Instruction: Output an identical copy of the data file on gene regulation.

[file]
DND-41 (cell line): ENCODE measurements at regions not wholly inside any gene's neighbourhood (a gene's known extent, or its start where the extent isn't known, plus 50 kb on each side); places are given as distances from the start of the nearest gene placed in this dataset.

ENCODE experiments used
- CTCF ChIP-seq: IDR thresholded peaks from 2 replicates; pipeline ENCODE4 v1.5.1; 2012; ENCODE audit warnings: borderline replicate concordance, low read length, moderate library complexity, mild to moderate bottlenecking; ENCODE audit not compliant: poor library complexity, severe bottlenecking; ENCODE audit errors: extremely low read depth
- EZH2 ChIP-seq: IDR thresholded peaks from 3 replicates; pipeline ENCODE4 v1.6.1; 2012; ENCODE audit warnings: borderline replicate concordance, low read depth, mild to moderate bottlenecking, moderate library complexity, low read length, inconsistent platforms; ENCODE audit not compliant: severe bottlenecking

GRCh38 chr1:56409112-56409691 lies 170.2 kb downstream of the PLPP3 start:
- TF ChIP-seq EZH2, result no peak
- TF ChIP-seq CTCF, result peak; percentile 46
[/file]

DND-41 (cell line): ENCODE measurements at regions not wholly inside any gene's neighbourhood (a gene's known extent, or its start where the extent isn't known, plus 50 kb on each side); places are given as distances from the start of the nearest gene placed in this dataset.

ENCODE experiments used
- CTCF ChIP-seq: IDR thresholded peaks from 2 replicates; pipeline ENCODE4 v1.5.1; 2012; ENCODE audit warnings: borderline replicate concordance, low read length, moderate library complexity, mild to moderate bottlenecking; ENCODE audit not compliant: poor library complexity, severe bottlenecking; ENCODE audit errors: extremely low read depth
- EZH2 ChIP-seq: IDR thresholded peaks from 3 replicates; pipeline ENCODE4 v1.6.1; 2012; ENCODE audit warnings: borderline replicate concordance, low read depth, mild to moderate bottlenecking, moderate library complexity, low read length, inconsistent platforms; ENCODE audit not compliant: severe bottlenecking

GRCh38 chr1:56409112-56409691 lies 170.2 kb downstream of the PLPP3 start:
- TF ChIP-seq EZH2, result no peak
- TF ChIP-seq CTCF, result peak; percentile 46